With funding from the Queens Trust, the Young Citizens programme will see young people who are passionate about using their experiences of making a life in this country, work with and represent the views of children and young people who want to do the same.
14 young people attended the day – sharing their ideas, thoughts and passion to bring the project to life. They had moved to the UK from countries including Afghanistan, Sudan, Ivory Coast, Eritrea, Indonesia and Ethiopia and had varied experiences and backgrounds. What brought them together was their desire to make a difference to the lives of others.
One of the young people gave reasons for joining the project: “Having been a migrant myself from my early teens, I understand the importance such projects and events put in place to help young people. And why it is crucial that the general public understands why these people make dangerous trips to reach safety. I would like to talk to the community and the young people how they can take advantage of the opportunity and secure a fruitful future for themselves and the community. I would like to put my experience to work, that I have gained with working with Children in care and asylum seekers.”
The day was a chance for the young people to get to know each other and bond as a group that will work together to lead change. They took part in activities to share what they thought the issues were for migrant children and young people and what could be done to improve the situation. They discussed how they can help change attitudes, act as role models for other children and young people and improve understanding and integration within schools.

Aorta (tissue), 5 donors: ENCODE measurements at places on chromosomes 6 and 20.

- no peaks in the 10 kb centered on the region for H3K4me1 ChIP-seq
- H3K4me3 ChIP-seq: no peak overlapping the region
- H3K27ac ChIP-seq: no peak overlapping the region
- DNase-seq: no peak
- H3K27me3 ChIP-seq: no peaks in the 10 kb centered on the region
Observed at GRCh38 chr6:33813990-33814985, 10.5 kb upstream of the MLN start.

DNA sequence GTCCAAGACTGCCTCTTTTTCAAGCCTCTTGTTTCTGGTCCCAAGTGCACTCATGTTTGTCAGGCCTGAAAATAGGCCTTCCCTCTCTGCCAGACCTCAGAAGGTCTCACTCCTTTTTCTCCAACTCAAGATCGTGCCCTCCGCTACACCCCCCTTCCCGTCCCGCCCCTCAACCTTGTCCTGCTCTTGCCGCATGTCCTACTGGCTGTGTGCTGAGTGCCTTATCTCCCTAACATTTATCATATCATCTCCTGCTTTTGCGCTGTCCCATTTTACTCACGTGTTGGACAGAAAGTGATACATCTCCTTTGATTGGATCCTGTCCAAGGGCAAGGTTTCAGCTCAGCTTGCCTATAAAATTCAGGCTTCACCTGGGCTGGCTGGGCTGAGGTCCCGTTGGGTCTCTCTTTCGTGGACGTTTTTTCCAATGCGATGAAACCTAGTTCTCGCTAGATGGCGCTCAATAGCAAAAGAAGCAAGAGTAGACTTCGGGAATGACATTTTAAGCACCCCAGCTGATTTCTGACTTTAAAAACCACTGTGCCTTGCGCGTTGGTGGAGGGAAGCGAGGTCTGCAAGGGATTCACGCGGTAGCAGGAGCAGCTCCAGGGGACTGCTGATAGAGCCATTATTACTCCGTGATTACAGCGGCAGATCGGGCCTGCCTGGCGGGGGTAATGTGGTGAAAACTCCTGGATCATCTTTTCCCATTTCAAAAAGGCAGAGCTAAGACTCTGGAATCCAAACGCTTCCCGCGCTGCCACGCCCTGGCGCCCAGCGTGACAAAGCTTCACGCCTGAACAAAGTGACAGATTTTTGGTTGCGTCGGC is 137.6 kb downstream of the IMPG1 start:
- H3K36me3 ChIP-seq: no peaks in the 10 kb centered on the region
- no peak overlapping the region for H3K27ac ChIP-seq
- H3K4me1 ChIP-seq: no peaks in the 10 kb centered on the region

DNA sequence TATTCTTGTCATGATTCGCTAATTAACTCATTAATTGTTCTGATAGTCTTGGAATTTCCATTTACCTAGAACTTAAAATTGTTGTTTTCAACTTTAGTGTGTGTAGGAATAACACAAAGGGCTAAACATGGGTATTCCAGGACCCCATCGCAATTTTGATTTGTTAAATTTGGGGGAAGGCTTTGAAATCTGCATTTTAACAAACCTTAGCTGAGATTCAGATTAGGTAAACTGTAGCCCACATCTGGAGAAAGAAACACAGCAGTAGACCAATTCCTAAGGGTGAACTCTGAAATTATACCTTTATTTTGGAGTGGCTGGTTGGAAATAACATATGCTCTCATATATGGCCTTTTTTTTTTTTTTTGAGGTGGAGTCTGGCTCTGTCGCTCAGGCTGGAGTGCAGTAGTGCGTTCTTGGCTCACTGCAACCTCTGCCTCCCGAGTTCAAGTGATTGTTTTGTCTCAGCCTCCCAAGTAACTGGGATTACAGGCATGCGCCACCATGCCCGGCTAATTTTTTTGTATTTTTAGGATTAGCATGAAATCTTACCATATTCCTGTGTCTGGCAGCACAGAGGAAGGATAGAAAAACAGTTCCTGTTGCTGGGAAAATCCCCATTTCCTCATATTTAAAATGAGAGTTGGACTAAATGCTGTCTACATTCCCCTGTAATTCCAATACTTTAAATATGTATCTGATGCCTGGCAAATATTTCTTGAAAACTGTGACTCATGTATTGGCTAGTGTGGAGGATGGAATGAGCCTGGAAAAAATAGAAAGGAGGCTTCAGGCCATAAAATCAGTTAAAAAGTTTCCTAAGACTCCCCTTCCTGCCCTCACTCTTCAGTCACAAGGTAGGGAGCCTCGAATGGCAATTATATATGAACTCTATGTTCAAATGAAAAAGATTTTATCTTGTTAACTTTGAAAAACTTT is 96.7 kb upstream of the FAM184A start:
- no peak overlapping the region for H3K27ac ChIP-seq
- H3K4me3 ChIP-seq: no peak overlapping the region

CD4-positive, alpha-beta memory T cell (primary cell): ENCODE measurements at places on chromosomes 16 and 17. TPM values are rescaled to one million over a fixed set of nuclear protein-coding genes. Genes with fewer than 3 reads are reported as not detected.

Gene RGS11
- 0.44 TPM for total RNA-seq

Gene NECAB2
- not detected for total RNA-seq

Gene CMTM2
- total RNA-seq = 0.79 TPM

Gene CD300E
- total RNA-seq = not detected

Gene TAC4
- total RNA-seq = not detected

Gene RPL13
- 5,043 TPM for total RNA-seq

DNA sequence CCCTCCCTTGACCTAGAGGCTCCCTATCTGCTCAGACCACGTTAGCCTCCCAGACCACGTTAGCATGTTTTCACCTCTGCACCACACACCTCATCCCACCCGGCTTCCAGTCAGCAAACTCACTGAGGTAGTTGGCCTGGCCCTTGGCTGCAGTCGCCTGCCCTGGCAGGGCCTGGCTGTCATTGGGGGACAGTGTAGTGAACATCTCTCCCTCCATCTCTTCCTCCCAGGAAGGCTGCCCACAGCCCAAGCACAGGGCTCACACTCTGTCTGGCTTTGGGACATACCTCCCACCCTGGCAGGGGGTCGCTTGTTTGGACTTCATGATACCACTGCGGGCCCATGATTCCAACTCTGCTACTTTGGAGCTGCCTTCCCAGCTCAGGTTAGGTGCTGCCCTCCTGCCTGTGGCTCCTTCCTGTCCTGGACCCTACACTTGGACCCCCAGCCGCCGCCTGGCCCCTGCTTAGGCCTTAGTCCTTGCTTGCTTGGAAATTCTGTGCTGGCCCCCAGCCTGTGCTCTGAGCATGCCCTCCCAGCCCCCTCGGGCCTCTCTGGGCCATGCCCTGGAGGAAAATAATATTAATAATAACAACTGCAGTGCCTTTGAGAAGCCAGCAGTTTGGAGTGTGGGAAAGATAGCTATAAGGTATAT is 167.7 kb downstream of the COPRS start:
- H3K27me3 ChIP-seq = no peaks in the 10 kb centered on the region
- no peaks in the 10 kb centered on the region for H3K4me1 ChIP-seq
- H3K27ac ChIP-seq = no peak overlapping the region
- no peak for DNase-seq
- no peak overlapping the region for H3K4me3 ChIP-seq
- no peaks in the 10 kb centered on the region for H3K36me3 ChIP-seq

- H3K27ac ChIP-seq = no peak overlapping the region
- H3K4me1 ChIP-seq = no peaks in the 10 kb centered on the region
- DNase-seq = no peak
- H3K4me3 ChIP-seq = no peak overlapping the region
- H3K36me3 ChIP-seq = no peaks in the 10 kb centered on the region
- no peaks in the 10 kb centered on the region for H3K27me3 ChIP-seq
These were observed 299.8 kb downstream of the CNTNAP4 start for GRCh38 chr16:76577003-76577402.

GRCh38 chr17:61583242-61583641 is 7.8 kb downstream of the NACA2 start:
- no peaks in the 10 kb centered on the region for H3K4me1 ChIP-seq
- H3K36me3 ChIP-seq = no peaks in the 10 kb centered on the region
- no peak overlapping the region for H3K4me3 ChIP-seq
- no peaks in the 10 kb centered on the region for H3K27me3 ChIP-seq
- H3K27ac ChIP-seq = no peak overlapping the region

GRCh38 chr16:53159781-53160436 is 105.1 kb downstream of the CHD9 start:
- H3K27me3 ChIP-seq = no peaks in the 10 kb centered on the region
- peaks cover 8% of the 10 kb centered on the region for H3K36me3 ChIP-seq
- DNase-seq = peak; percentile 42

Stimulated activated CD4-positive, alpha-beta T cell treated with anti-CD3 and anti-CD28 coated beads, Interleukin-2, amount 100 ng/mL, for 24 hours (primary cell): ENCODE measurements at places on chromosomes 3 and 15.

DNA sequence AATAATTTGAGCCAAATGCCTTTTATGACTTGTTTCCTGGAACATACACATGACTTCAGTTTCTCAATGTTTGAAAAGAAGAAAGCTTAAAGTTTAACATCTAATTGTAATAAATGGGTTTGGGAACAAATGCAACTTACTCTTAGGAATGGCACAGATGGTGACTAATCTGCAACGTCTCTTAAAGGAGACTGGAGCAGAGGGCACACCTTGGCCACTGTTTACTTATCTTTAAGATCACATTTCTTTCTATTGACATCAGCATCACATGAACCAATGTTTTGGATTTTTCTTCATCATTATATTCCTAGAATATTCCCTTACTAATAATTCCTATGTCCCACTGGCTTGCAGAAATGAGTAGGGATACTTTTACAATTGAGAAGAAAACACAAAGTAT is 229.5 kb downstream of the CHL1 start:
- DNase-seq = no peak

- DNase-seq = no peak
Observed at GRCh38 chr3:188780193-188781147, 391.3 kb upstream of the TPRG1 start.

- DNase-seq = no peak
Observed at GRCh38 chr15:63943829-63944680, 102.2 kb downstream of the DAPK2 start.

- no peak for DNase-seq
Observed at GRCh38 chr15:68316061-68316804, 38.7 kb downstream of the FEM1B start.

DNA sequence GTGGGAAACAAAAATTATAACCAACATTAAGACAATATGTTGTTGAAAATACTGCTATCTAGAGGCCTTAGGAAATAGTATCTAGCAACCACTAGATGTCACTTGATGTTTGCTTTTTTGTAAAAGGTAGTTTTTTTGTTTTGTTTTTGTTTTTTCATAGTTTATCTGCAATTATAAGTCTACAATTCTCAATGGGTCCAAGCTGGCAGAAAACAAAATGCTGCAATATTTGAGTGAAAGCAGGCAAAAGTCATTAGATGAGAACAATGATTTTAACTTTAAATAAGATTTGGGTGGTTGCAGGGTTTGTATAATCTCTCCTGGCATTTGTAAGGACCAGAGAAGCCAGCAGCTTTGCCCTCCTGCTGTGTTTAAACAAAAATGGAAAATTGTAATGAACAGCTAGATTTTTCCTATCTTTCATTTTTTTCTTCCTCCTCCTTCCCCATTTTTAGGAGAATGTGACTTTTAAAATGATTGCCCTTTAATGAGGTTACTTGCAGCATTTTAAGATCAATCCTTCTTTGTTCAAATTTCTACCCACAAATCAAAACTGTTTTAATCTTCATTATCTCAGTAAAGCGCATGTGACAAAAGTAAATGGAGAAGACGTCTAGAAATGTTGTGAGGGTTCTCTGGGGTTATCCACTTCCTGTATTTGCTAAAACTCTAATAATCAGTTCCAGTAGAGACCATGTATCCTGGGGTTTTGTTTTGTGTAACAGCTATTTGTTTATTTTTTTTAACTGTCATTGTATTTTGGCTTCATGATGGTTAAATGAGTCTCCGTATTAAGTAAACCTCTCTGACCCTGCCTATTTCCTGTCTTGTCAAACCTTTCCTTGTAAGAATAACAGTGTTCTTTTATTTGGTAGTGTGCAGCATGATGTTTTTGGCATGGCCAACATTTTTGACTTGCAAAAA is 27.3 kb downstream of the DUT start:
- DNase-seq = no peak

The young people were asked what message they would give to the public about what it means to be a migrant young person in the UK today:
“I would tell the public in the UK, thank you for giving me this opportunity for a new life as it is really hard to be a young person in a new country without my parents and loved ones.”
“I’d like them to know about the problems that made me leave my country, because many people do not know about the situation, and to understand the problems we face here.”
“I want people to understand that it was not my choice be here and that just because one person is born in a different country does not mean they deserve any more or any less than someone born in a different country.”
“It means a lot for me because I know the difference between UK and other European country I have been in like four European countries but the British people they know the value of human rights.”
“To be a migrant is to sacrifice. You have more in common with migrants than you realise and if the public just listened or got to know a young person who has fled the unimaginable to settle here, to seek refuge here, you will realise how costly the journey is. You should be proud Britain is seen as a refuge for many, and welcome those who seek safety.”